I have turned a corner in my writing. I didn’t hear blaring trumpets or see explosions of light before my eyes; it was a soft and subtle sea change. I felt a quiet settling in myself. The various parts of me, the visible – like my skin, my face, my extremities – let go of their tightness, and the invisible- my mind, my spirit, my bones- opened up in acceptance of what it means to write. I can only explain it as a “knowing” that I have taken an important step forward along a path that sometimes seems dark and unlit and sometimes is touched with a golden light, like the sun glinting off the oak leaves in November.
When I rounded the bend, I left behind whining and complaining about lack of time. I have blogged on this site about the time issue; about writing more if I didn’t have a day job or writing more if I had more money. I have often sung the “no time” song. But I complete many tasks and accomplish a lot each day. I am healthy and active. And on the days when I write, even for short stints, I am happy. So, when I choose not to write or make excuses about why I don’t write more often, I am sabotaging my own happiness. That realization woke me up because I have been down that road before.
I spent 26 years in a relationship that should have ended after the first two, when I realized he was an alcoholic and unfaithful. But instead of leaving, I suited up, like a soldier going into battle, and I prepared to fight for my man. I used love as an excuse and as excuses go it’s not a bad one, but it was a narrow, damaging kind of love that left me out. His neediness was like a crater, huge and echoing; it was impossible to fill. I tried. I threw all I had into the void.
When I told him it was over, a quarter century on, I had to get reacquainted with myelf. This didn’t happen instantly; it is a journey I’ve been on for the last three years. I knew I wanted to write but accepting what that entails has been a struggle. I began calling myself a writer before I believed it to be true. I put that coat on and wore it but it felt a few sizes too big for a long while. It fits snugly now.
I am a writer so I need to make time to write. I see now, that it’s a choice. If I choose writing, I will have more happiness in my life. To help myself do this, I have been scheduling writing time in my datebook. It’s easier to keep a commitment that is written on your calendar. Even when writing at home, I block out the time.
I have renewed my affair with my journal as well. I left her for awhile. I stopped writing in the morning when I first awoke, about dream snippets and plans for the day. I didn’t write in my journal on work breaks or when travelling on the TTC. I stopped carrying it with me in my knapsack.
We have reconciled now, and I have rediscovered how fruitful this writing can be. Often I am surprised by what comes to mind when I am out of my comfort zone at home. And the inspiring thing is that the more I write about my day, the more I find to write about. It’s all about paying attention to your surroundings.
The irony about happiness, is that you often don’t recognize it until it’s gone. Even though I knew that writing gave me joy, I fought it. I found ways to avoid writing. But now that I have found my way-turned that corner- I feel a sense of peace.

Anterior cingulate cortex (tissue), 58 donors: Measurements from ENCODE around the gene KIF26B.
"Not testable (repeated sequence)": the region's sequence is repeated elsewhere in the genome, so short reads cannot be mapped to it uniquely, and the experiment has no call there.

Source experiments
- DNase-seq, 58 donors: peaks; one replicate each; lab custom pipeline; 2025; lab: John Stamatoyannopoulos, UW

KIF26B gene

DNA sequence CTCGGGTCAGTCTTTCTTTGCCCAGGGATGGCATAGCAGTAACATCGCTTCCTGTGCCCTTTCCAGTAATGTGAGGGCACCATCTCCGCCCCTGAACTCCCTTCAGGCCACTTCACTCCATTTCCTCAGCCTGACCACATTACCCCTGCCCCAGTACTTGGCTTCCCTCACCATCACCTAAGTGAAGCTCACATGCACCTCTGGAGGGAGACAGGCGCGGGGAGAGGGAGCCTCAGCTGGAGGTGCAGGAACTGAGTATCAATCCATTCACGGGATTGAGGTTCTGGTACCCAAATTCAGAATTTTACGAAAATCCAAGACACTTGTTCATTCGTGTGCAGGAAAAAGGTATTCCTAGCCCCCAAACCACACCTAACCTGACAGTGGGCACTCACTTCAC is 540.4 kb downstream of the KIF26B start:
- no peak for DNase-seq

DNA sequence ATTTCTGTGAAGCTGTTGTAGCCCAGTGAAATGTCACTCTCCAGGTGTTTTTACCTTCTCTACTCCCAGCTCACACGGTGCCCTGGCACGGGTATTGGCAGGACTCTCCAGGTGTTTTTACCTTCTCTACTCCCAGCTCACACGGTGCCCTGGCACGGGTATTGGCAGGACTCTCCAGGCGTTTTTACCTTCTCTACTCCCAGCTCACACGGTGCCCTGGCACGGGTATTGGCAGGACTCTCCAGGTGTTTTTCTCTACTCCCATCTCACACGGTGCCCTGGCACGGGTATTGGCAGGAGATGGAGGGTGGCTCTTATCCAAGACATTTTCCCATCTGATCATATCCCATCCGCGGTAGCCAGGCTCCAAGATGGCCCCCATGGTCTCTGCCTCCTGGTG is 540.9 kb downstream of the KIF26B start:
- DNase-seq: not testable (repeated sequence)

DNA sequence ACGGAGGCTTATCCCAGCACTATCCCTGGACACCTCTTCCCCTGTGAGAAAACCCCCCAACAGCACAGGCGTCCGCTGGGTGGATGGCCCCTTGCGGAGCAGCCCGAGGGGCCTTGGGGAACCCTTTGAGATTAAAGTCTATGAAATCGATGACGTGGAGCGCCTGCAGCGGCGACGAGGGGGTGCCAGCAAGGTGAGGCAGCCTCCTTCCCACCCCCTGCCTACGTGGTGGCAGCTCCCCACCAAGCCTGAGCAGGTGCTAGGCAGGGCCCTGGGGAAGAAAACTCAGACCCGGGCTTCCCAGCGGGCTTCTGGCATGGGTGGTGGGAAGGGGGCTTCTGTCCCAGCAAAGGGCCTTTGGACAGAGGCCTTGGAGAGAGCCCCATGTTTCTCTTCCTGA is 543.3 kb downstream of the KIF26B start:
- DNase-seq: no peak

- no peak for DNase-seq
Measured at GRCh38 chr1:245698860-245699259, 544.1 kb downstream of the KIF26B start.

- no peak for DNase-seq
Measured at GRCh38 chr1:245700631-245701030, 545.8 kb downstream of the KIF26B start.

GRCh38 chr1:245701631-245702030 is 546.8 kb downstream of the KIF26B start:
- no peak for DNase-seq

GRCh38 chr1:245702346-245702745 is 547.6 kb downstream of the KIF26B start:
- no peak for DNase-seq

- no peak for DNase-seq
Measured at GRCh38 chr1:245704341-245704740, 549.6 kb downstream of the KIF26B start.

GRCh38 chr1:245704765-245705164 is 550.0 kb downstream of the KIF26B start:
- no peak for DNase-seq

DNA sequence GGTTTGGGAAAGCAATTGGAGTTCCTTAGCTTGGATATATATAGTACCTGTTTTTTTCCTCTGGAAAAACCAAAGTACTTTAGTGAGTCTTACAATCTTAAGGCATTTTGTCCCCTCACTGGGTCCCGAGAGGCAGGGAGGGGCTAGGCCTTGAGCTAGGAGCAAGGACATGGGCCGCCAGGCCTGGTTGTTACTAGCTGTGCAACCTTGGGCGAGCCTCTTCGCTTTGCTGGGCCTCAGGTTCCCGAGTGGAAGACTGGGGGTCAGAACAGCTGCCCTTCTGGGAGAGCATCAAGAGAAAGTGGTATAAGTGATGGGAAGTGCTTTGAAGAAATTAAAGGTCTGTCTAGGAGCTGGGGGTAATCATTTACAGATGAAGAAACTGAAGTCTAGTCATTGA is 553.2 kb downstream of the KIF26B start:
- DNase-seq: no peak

To be a writer means believing in your ability to create. If you are a writer you are an artist, a creative person. You look at the world in a unique way. I am trying to celebrate that without apology. I still have doubts and days when I question whether there is any point to writing, but I am pushing through and going on.
I read a wonderful poem recently, “Berryman,” by W.S. Merwin. He uses the poem to tell us some of the wise things he learned from fellow poet, John Berryman. I am carrying these lines close to my heart:
“I asked how can you ever be sure/that what you write is really/any good at all and he said you can’t/you can’t you can never be sure/you die without knowing/whether anything you wrote was any good/if you have to be sure don’t write.”
I am sure that writing makes me happy; that is the only sure thing. And it’s enough.
Here are a few other practical things I did to stop the self-sabotage:
- I revisited a favourite writing guide, one that makes me feel inspired and reassured–
The True Secret of Writing: Connecting Life with Language by Natalie Goldberg. In this book she summarizes her teachings and offers a variety of tips and exercises. There is something here for everyone.
- I did lots of free writing. I went back to basics and used prompts to write 5-10 minute pieces; my hand never leaving the page:
-draw “word pictures” of these ordinary things; don’t think about it just write what comes to mind (5 minutes for each one)- pudding, a haircut, a bus stop, fried eggs
–write about the colour “orange”
-take a photo, one that has people in it, and write about what you see- go beyond the
surface. I chose a photo of my paternal grandmother holding me when I was 3
months old; my grandfather is in the picture too, looking straight at the camera
- I increased my reading- currently on my bedside table- The Poisonwood Bible, by Barbara Kingsolver; The Beauty, poems by Jane Hirshfield; Prism International – a Canadian Literary magazine; I am making time to read as well as write
Til next time keep writing.